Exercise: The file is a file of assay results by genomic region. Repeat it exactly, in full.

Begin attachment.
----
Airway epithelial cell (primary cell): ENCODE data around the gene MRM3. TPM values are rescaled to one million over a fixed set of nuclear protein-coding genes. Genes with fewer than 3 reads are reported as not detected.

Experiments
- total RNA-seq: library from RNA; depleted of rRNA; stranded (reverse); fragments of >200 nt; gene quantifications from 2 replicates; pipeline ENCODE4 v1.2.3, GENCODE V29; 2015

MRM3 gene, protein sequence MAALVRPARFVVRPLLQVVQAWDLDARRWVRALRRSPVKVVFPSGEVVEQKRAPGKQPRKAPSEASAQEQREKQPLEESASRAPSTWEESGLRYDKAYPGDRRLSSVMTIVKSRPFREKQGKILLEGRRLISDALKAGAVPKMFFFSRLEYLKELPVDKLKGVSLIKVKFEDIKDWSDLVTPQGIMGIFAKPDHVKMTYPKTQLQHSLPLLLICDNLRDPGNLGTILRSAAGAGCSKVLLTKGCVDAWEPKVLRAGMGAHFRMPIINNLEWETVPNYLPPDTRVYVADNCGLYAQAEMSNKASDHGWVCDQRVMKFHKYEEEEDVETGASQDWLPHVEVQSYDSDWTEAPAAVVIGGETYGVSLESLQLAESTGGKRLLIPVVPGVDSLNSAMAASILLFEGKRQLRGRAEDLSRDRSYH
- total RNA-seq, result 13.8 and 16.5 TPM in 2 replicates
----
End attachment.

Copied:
Airway epithelial cell (primary cell): ENCODE data around the gene MRM3. TPM values are rescaled to one million over a fixed set of nuclear protein-coding genes. Genes with fewer than 3 reads are reported as not detected.

Experiments
- total RNA-seq: library from RNA; depleted of rRNA; stranded (reverse); fragments of >200 nt; gene quantifications from 2 replicates; pipeline ENCODE4 v1.2.3, GENCODE V29; 2015

MRM3 gene, protein sequence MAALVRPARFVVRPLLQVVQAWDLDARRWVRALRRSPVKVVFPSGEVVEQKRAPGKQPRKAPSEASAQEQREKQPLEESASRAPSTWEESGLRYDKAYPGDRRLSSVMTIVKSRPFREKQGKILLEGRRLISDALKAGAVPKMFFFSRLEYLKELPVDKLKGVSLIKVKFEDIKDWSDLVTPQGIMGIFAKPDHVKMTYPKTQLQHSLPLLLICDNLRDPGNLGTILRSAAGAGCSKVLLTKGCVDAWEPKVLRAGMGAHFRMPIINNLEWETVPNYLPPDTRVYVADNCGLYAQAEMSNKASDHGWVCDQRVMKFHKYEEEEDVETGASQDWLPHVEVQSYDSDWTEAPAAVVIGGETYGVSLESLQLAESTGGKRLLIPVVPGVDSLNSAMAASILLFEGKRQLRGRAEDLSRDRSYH
- total RNA-seq, result 13.8 and 16.5 TPM in 2 replicates